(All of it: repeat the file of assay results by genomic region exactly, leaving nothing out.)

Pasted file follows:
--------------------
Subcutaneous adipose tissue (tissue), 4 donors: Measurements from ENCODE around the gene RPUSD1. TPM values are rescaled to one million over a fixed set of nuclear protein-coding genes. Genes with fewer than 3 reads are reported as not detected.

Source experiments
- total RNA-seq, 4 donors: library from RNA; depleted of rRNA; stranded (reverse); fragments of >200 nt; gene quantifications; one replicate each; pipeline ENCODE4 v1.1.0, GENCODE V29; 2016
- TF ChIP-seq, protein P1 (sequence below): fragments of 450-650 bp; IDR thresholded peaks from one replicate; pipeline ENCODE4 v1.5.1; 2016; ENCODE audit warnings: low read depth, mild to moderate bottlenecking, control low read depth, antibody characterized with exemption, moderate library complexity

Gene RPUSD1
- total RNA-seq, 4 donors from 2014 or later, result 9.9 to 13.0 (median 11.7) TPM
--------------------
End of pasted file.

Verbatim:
Subcutaneous adipose tissue (tissue), 4 donors: Measurements from ENCODE around the gene RPUSD1. TPM values are rescaled to one million over a fixed set of nuclear protein-coding genes. Genes with fewer than 3 reads are reported as not detected.

Source experiments
- total RNA-seq, 4 donors: library from RNA; depleted of rRNA; stranded (reverse); fragments of >200 nt; gene quantifications; one replicate each; pipeline ENCODE4 v1.1.0, GENCODE V29; 2016
- TF ChIP-seq, protein P1 (sequence below): fragments of 450-650 bp; IDR thresholded peaks from one replicate; pipeline ENCODE4 v1.5.1; 2016; ENCODE audit warnings: low read depth, mild to moderate bottlenecking, control low read depth, antibody characterized with exemption, moderate library complexity

Gene RPUSD1
- total RNA-seq, 4 donors from 2014 or later, result 9.9 to 13.0 (median 11.7) TPM